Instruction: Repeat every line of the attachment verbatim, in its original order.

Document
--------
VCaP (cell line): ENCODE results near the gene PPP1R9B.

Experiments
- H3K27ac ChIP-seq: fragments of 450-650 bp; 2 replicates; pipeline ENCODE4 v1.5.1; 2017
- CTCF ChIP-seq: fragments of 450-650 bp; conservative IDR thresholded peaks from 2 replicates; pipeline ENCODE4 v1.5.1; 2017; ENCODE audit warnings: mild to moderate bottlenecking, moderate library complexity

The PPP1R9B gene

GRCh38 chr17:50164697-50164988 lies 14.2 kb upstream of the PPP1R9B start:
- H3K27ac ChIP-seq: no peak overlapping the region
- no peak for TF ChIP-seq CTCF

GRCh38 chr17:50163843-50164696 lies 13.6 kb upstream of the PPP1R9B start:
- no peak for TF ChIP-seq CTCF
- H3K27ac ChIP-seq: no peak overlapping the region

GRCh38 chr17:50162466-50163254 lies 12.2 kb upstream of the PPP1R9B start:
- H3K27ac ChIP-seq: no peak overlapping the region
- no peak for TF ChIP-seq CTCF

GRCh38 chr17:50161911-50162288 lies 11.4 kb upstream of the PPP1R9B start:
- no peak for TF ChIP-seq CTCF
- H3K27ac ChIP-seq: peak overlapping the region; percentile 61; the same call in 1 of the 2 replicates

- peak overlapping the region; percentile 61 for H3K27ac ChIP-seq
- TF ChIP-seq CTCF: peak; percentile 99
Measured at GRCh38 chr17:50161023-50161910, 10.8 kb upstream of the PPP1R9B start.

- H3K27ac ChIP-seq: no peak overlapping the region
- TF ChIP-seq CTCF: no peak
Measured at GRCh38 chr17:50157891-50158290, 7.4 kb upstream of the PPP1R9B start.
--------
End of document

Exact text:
VCaP (cell line): ENCODE results near the gene PPP1R9B.

Experiments
- H3K27ac ChIP-seq: fragments of 450-650 bp; 2 replicates; pipeline ENCODE4 v1.5.1; 2017
- CTCF ChIP-seq: fragments of 450-650 bp; conservative IDR thresholded peaks from 2 replicates; pipeline ENCODE4 v1.5.1; 2017; ENCODE audit warnings: mild to moderate bottlenecking, moderate library complexity

The PPP1R9B gene

GRCh38 chr17:50164697-50164988 lies 14.2 kb upstream of the PPP1R9B start:
- H3K27ac ChIP-seq: no peak overlapping the region
- no peak for TF ChIP-seq CTCF

GRCh38 chr17:50163843-50164696 lies 13.6 kb upstream of the PPP1R9B start:
- no peak for TF ChIP-seq CTCF
- H3K27ac ChIP-seq: no peak overlapping the region

GRCh38 chr17:50162466-50163254 lies 12.2 kb upstream of the PPP1R9B start:
- H3K27ac ChIP-seq: no peak overlapping the region
- no peak for TF ChIP-seq CTCF

GRCh38 chr17:50161911-50162288 lies 11.4 kb upstream of the PPP1R9B start:
- no peak for TF ChIP-seq CTCF
- H3K27ac ChIP-seq: peak overlapping the region; percentile 61; the same call in 1 of the 2 replicates

- peak overlapping the region; percentile 61 for H3K27ac ChIP-seq
- TF ChIP-seq CTCF: peak; percentile 99
Measured at GRCh38 chr17:50161023-50161910, 10.8 kb upstream of the PPP1R9B start.

- H3K27ac ChIP-seq: no peak overlapping the region
- TF ChIP-seq CTCF: no peak
Measured at GRCh38 chr17:50157891-50158290, 7.4 kb upstream of the PPP1R9B start.